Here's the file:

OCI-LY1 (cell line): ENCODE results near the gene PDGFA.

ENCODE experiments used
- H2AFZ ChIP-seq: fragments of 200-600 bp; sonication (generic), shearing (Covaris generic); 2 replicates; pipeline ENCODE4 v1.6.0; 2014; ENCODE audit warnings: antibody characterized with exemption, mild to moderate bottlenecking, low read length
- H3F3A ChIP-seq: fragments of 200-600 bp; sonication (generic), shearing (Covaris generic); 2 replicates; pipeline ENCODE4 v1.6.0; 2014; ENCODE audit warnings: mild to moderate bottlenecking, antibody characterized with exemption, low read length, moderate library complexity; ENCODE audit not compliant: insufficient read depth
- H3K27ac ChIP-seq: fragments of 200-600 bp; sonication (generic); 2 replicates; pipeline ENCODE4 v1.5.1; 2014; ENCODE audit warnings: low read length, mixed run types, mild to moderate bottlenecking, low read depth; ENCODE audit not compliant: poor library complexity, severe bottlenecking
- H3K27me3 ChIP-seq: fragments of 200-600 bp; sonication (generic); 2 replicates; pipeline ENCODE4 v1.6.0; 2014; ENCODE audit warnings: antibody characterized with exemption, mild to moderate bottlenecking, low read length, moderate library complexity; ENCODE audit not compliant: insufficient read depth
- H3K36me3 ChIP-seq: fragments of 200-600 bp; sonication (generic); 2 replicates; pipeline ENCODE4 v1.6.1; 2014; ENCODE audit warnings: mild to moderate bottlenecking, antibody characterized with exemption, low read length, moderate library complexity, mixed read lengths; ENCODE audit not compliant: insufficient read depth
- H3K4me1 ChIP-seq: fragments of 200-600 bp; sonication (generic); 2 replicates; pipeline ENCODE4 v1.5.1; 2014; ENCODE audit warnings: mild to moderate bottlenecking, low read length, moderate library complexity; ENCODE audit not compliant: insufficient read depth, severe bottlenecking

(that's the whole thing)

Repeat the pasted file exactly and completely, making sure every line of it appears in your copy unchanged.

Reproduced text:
OCI-LY1 (cell line): ENCODE results near the gene PDGFA.

ENCODE experiments used
- H2AFZ ChIP-seq: fragments of 200-600 bp; sonication (generic), shearing (Covaris generic); 2 replicates; pipeline ENCODE4 v1.6.0; 2014; ENCODE audit warnings: antibody characterized with exemption, mild to moderate bottlenecking, low read length
- H3F3A ChIP-seq: fragments of 200-600 bp; sonication (generic), shearing (Covaris generic); 2 replicates; pipeline ENCODE4 v1.6.0; 2014; ENCODE audit warnings: mild to moderate bottlenecking, antibody characterized with exemption, low read length, moderate library complexity; ENCODE audit not compliant: insufficient read depth
- H3K27ac ChIP-seq: fragments of 200-600 bp; sonication (generic); 2 replicates; pipeline ENCODE4 v1.5.1; 2014; ENCODE audit warnings: low read length, mixed run types, mild to moderate bottlenecking, low read depth; ENCODE audit not compliant: poor library complexity, severe bottlenecking
- H3K27me3 ChIP-seq: fragments of 200-600 bp; sonication (generic); 2 replicates; pipeline ENCODE4 v1.6.0; 2014; ENCODE audit warnings: antibody characterized with exemption, mild to moderate bottlenecking, low read length, moderate library complexity; ENCODE audit not compliant: insufficient read depth
- H3K36me3 ChIP-seq: fragments of 200-600 bp; sonication (generic); 2 replicates; pipeline ENCODE4 v1.6.1; 2014; ENCODE audit warnings: mild to moderate bottlenecking, antibody characterized with exemption, low read length, moderate library complexity, mixed read lengths; ENCODE audit not compliant: insufficient read depth
- H3K4me1 ChIP-seq: fragments of 200-600 bp; sonication (generic); 2 replicates; pipeline ENCODE4 v1.5.1; 2014; ENCODE audit warnings: mild to moderate bottlenecking, low read length, moderate library complexity; ENCODE audit not compliant: insufficient read depth, severe bottlenecking